Friday, March 24, 2017

Philosophy of science by Anaximander of Miletus

Anaximander (611-547 BC) was the student of Thales, a leader in the early development of the Ionian school of thought.

He continued his teacher’s search to discover the one source of all things, whether material or spiritual. Anaximander followed Thales in believing that everything in nature was composed of a single fundamental substance which he called the apeiron, the ‘boundless’, which is sometimes translated as ‘the infinite,’ meaning that it not defined or limited by having specific properties.

He was the first to have developed anything like cosmological system; he was also the first among the Greeks who draft a map and to construct a globe.

He offered a much more detailed picture of the world. Anaximander maintained that the earth was in the center of all things, suspended freely and without support, whereas Thales regarded it as resting on water.

According to Anaximander, there is no reason for earth to move in one direction or another, a concept known as the ‘principle of the lack of a sufficient reason’. The use of this principle by Anaximander is said to mark the boundary between mythology and science, which always requires an explanation in terms of a sufficient cause.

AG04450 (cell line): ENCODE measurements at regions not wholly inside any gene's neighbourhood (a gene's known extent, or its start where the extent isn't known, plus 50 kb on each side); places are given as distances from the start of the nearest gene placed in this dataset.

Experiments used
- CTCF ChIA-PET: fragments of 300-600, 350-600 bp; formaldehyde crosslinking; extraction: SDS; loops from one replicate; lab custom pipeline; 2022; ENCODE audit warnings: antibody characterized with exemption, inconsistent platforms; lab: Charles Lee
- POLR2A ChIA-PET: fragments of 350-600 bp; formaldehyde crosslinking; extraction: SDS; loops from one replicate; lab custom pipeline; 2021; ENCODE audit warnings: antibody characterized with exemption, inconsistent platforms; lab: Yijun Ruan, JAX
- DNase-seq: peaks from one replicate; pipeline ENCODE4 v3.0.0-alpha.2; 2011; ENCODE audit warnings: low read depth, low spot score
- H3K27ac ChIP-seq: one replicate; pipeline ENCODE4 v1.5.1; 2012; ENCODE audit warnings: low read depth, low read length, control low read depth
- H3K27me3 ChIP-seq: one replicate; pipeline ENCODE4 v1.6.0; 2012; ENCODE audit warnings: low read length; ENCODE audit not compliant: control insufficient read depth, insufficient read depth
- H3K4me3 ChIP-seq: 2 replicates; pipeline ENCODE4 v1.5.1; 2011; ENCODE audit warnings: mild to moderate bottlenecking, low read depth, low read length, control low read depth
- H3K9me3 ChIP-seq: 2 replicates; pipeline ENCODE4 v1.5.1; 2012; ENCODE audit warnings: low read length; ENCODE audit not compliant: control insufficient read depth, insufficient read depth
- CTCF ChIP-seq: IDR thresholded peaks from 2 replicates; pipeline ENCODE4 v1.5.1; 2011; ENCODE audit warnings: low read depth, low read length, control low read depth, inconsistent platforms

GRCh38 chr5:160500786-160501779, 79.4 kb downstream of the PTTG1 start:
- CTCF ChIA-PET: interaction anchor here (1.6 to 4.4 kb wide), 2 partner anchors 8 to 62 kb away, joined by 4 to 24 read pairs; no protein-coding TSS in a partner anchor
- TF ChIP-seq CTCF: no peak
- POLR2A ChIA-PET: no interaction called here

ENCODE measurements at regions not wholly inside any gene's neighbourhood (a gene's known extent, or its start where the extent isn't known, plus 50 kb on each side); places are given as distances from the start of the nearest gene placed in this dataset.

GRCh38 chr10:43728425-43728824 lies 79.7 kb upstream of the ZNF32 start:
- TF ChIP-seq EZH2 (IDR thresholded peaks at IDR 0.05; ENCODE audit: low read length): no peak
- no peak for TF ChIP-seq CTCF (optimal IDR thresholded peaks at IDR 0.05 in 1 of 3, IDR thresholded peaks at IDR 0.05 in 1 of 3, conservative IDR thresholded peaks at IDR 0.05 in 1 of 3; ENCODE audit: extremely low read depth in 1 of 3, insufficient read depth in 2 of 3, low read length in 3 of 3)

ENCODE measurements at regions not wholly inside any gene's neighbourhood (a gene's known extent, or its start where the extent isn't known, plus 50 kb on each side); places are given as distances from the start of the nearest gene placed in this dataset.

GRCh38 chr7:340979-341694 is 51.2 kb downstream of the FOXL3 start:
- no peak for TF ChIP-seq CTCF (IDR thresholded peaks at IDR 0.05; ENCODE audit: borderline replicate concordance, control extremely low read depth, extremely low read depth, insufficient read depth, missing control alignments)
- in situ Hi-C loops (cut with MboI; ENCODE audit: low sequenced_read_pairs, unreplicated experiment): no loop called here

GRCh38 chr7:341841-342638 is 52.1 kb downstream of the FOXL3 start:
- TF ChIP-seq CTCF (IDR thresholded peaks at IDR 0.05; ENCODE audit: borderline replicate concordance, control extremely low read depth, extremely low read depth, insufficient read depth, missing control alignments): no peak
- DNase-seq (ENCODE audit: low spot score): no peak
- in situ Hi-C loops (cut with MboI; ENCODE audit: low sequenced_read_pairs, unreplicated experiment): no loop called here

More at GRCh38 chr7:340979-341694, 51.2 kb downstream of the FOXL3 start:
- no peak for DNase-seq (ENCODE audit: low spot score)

Diogenes Laertius recorded that Anaximander was the first to introduce to the Greeks the sundial or gnomon, with which to gauge time by day and to approximate the summer and winter solstices and the fall and spring equinoxes.

He contended that thunder and lightning were cause by blasts of wind, not by Zeus’s thunderbolts. Anaximander appears to have stated that the world is governed by the opposites like hot and cold, wet and dry. It is by the working of the opposites that the world goes on.
Philosophy of science by Anaximander of Miletus
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